What seemed impossible less than a year ago is now almost a certainty. New York real estate mogul Donald Trump has won the number of delegates needed to secure the Republican presidential nomination. The prospect has sparked as much controversy abroad as it has in the United States. Zlatica Hoke has more.
    Video

    Video Drawings by Children in Hiroshima Show Hope and Peace

    On Friday, President Barack Obama will visit Hiroshima, Japan, the first American president to do so while in office. In August 1945, the United States dropped an atomic bomb on the city to force Japan's surrender in World War II. Although their city lay in ruins, some Hiroshima schoolchildren drew pictures of hope and peace. The former students and their drawings are now part of a documentary called “Pictures from a Hiroshima Schoolyard.” VOA's Deborah Block has the story.
    Video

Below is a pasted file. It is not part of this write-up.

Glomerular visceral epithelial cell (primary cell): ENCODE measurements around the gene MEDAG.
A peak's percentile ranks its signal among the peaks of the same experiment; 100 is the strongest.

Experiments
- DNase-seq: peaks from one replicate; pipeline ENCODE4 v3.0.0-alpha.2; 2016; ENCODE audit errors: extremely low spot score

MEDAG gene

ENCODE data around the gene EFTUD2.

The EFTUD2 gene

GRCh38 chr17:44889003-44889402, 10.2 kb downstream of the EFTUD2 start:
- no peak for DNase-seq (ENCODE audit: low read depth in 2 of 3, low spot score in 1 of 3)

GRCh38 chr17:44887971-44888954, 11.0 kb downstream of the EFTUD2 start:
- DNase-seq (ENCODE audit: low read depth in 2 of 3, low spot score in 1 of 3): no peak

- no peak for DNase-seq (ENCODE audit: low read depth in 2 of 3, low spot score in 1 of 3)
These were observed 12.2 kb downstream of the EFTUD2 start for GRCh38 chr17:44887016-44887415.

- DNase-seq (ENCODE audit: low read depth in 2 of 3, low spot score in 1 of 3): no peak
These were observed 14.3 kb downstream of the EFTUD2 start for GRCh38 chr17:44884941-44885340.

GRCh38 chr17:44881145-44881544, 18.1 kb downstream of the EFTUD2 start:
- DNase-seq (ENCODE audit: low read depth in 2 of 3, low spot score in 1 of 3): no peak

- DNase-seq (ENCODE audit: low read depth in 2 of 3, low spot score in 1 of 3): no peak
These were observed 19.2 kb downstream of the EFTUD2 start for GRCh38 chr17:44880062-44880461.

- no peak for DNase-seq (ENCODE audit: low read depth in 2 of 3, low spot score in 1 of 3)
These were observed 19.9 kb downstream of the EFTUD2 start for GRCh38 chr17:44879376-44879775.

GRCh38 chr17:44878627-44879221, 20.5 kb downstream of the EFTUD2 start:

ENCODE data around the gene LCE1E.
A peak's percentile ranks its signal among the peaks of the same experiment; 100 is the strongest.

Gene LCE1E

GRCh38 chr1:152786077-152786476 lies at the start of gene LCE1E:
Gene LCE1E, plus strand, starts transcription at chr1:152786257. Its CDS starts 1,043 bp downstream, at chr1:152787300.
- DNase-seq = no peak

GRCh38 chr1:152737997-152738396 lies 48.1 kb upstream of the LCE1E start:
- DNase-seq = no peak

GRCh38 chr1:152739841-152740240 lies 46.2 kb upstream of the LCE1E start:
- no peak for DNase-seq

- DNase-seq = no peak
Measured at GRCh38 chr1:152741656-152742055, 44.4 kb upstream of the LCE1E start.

Video Vietnamese Rapper Performs for Obama

    A prominent young Vietnamese artist told President Obama said she faced roadblocks as a woman rapper, and asked the president about government support for the arts. He asked her to rap, and he even offered to provide a base beat for her. Watch what happened.
    Video

    Video Roots Run Deep for Tunisia's Dwindling Jewish Community

    This week, hundreds of Jewish pilgrims are defying terrorist threats to celebrate an ancient religious festival on the Tunisian island of Djerba. The festivities cast a spotlight on North Africa's once-vibrant Jewish population that has all but died out in recent decades. Despite rising threats of militant Islam and the country's battered economy, one of the Arab world's last Jewish communities is staying put and nurturing a new generation. VOA’s Lisa Bryant reports.

    Special Report

    Adrift The Invisible African Diaspora